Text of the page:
Cash and other defensive assets are creeping up in some multiasset credit and fixed-income portfolios, as money managers look to keep dry powder available and opportunities appear scant.
A number of multiasset credit managers said they have increased cash and other short-dated instruments in their portfolios, noting they do not see a favorable risk/reward trade-off in credit markets right now.
Some have reduced risk because they think opportunities will appear in the coming months and want to hold dry powder in their portfolios, ready to invest as the chance arises.
Richard Ryan, London-based senior fund manager at M&G Investments, said in the current investment environment “where you don't get paid to take extra risk, we don't want to. This is a moment in time we need to display Herculean patience, sit on our hands, (and) think about risk in portfolios.”
The firm's £4.4 billion ($5.7 billion) multiasset credit strategy for institutional investors has a 41.7% allocation to defensive assets, covering cash, liquidity funds, U.S. Treasury bills, short-dated government bonds, AAA asset-backed securities, AAA floating-rate RMB, and AAA quasi- and foreign government bonds. As of March 31, 2016, defensive assets made up 15.3% of the strategy.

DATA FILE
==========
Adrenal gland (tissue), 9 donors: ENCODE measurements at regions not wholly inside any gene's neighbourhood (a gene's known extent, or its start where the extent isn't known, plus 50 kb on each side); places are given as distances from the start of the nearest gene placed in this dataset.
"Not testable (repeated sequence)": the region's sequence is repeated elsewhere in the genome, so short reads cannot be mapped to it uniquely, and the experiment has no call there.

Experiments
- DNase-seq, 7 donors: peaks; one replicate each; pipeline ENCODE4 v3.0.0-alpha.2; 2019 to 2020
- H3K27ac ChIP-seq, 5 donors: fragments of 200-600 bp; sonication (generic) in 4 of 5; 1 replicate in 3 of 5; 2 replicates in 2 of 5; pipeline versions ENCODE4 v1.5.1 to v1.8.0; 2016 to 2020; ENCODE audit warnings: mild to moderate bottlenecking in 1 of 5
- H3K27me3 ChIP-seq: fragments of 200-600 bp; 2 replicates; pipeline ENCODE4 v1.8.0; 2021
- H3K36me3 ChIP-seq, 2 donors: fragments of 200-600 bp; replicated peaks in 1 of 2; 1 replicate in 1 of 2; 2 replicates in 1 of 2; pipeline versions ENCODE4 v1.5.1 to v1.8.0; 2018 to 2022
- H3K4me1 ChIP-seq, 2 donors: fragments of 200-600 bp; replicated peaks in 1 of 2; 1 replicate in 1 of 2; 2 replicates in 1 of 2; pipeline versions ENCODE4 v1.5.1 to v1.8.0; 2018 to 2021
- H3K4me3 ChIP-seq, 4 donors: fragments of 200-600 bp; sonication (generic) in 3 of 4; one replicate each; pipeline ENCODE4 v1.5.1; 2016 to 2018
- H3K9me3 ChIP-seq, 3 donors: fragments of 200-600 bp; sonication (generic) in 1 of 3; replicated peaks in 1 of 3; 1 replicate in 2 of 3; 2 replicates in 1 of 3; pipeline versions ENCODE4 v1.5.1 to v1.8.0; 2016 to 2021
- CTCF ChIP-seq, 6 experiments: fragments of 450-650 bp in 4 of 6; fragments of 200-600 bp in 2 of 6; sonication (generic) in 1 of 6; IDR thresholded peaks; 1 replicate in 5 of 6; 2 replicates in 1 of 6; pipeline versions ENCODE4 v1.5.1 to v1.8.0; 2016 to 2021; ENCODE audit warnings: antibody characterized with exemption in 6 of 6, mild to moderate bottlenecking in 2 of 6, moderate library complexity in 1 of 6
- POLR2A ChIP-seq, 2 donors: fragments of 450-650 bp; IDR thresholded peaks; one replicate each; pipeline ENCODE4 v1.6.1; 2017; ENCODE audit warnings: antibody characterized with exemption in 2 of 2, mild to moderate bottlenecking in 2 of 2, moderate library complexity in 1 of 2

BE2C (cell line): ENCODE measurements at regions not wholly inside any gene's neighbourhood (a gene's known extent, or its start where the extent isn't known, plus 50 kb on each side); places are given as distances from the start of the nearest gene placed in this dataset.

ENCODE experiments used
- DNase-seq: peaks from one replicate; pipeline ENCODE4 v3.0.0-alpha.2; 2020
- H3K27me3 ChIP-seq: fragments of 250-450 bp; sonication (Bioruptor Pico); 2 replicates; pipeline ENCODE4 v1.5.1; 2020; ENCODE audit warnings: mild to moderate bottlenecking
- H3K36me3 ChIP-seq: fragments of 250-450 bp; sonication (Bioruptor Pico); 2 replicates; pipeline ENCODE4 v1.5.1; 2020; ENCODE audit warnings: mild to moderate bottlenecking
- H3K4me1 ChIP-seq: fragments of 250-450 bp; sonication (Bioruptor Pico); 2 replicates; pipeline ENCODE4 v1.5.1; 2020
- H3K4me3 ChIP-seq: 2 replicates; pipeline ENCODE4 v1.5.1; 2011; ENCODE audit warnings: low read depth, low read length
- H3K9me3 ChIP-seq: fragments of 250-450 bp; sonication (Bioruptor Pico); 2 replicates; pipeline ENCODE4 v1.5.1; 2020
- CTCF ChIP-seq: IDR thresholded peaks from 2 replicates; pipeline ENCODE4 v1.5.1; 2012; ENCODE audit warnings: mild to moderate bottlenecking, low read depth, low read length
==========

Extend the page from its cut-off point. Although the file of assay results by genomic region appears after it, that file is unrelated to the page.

David Lloyd, London-based head of institutional portfolio management at the firm, added executives have derisked significantly. “We are happy to sit and wait. ... We can only take advantage of those opportunities when we have ample dry powder. It is reloading the gun for the next opportunity,” and it can be thought of as a “war chest.”
“If we are not seeing the appropriate level of reward for risk, we take it off the table and park it,” said Mr. Lloyd.